Despite your protestations, I think the piece is incredibly musical and exciting! I love it so much, I have already listened to it a half dozen times in the past half hour. I love the steady arc of building energy and tension. It has great rhythmic interest, and I do like the sound of the Bohlen-Pierce scale. Overall it has a very symphonic feel to me.

I love that this challenge introduced you to the world of xenharmonic scales. Just like you, I knew pretty much nothing about any of this 1 year ago. When I wrote my Harmonic Quantizer (quantize frequencies to integral multiples of a root), some good folk over on the Surge XT team took interest, and in the process introduced me to the Surge Discord “Tuning” thread. Without that introduction I would never have dreamed up the NORSIQ.

You also have a great write-up accompanying your video!

Best of all, I love that my NORSIQ made your wonderful patch possible. I have been giddy ever since I saw your post! I was really hoping someone would take an interest in a non-octave repeating scale, and you have surpassed my hopes.

OK if I post a link to your patch over on the Surge XT Discord “tuning” thread? I think people there will enjoy it. Or maybe you prefer to post yourself? Or maybe neither?

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Please excuse me, if it has allready been written, but you have to join the Surge Discord by following this link Surge Synth Team , or you won’t have access to the previously mentioned tuning thread: Discord

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Thank you, Dave, for the very nice feedback! Yes, this introduction to xenharmonics was more than just a side-effect of this thread and especially your great module. While I never heard of “macrotonal” scales, I knew that microtonality is a thing, but my understanding was more or less limited to “that’s something with quarter-notes…”. In the meantime, I’ve learned it’s way, way more and that there are scales far beyond quarter notes, like 31-edo, and 15, and 19, even 81, and what not, and I’ve subscribed to a bunch of channels from people I didn’t know before and who create amazing music outside the familiar scales.

Yes, of course, you can post a link in the Surge thread. I always have all the do-whatever-you-want-with-my-video options enabled when I publish a video.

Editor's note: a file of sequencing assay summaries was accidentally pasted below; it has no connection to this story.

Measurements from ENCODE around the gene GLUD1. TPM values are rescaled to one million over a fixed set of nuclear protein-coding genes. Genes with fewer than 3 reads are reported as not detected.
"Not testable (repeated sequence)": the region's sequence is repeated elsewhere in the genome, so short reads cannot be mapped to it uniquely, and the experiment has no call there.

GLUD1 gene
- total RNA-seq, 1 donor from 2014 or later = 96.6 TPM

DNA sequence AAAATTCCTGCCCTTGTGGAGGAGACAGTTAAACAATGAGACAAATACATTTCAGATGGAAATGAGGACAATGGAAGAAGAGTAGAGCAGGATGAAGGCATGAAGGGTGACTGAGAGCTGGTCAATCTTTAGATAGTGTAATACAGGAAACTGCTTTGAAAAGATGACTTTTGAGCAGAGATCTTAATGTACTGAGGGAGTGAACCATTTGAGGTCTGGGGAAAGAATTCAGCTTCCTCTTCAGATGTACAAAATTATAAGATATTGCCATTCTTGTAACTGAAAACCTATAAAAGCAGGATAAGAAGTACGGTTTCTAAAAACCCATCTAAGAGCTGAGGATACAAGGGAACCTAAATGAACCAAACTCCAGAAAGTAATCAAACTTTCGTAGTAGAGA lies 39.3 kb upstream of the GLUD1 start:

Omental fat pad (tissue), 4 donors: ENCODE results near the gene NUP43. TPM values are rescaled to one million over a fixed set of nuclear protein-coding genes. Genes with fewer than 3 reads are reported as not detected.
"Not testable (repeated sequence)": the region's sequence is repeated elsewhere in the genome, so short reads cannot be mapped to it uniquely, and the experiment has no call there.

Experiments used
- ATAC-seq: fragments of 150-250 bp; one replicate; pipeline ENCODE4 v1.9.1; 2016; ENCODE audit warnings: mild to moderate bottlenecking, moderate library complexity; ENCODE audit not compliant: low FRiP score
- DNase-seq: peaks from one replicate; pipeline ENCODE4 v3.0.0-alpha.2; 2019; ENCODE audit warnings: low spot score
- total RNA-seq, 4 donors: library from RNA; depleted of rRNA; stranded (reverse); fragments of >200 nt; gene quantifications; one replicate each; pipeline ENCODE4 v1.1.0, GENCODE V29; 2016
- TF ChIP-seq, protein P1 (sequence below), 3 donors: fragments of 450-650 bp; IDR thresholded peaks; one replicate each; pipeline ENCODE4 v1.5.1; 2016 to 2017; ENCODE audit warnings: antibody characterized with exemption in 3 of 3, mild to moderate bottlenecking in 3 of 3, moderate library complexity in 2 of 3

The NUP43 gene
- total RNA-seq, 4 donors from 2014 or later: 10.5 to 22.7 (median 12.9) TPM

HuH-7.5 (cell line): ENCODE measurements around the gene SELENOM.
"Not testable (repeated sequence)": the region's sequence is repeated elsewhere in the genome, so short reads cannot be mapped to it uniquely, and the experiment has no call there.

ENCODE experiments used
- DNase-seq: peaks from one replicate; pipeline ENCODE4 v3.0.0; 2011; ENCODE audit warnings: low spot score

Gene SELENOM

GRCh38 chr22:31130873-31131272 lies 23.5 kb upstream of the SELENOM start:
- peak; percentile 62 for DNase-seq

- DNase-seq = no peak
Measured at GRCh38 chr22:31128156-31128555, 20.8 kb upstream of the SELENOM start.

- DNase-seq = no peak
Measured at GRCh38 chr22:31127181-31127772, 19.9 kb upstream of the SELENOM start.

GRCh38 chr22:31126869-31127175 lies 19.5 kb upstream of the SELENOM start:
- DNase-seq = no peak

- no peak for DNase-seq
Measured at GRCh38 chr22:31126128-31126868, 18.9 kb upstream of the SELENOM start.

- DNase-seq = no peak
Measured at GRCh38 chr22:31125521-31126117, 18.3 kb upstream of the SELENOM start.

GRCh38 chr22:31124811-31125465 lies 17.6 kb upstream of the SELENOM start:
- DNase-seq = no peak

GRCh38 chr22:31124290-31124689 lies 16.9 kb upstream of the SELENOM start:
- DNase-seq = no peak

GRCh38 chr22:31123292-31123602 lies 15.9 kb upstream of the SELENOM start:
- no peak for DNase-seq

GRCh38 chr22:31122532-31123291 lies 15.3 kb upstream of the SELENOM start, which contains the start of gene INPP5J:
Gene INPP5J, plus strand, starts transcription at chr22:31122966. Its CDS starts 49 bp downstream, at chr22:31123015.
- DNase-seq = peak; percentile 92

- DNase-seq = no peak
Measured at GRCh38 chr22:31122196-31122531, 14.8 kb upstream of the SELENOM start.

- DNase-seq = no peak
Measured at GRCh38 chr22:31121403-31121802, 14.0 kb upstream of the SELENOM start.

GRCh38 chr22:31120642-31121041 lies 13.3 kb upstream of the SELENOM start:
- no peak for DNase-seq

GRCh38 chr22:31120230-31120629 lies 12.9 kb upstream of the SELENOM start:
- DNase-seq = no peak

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I don’t know what to say…simply jaw dropping…never heard of the Bohlen-Pierce scale, so will do some reading-up on this…

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@MinorNoise, this is a wonderful composition. Very fun to listen to. I suspect you listened to it too much while you were making it, thus dulling your own enthusiasm. It is far from lifeless! It sounds surprisingly natural for an alternative tuning, and definitely fresh and exotic.

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Thank you! I guess I was mainly disappointed by the failed chord progression when comparing it with the great Bohlen-Pierce harmonies that Elaine Walker created in one of the linked videos. But well, she has more than 30 years experience with that scale. I probably expected too much from my first attempt in regard to harmonic movement… :slight_smile:

After my first patch did not feature any Benjolin Oscillator, I created a second patch that’s using 8 of them. I’m using this oscillator mainly as a noise source in the patch. It’s really great and very versatile for this purpose.

The last of the 8 oscillators is less noisy and feels a bit like an outsider in the overall atmosphere. You won’t overhear it. I could not resist to leave it in the patch because it’s so funny: The oscillator has a completely static configuration, just one output to the mixer, no modulation, no changes of any setting during the whole patch, and yet it’s doing its own random thing… pitch, length, repetitions, how often it is hearable at all.

I’m sorry that the recording has a length of about 07:30 and exceeds the 5-minutes range quite a bit. But the piece is so slow that a shorter recording felt too rushed to me.

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@MinorNoise : Totally support your decision to make it 7:30 mins…what a beautiful ambient composition…I could see this work as background music in some dramatic fantasy movie scene or so…

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I think you hit another home run with that patch. I downloaded the patch and listened to it for hours last night as I was adding new features to my up and coming VCO LAB module for Venom 2.8 (a bit of a teaser!)

I hope to use your patch as a “backing track” for some Native American flute (and maybe voice?) improvisation at an open mic this Sunday. The event is typically recorded and posted on YouTube at a later date. I will post a link if/when that happens.

I am glad to see you are disovering / appreciating the beautiful chaos that a Benjolin generates with just a handful of components! I have spent many hours exploring autogenerative possibilities with my Benjolin emulations and my Benjolin Oscillator. The range is astounding. Here is one example using two instances of the Benjolin Oscillator - Benjolin Safari.

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Thank you!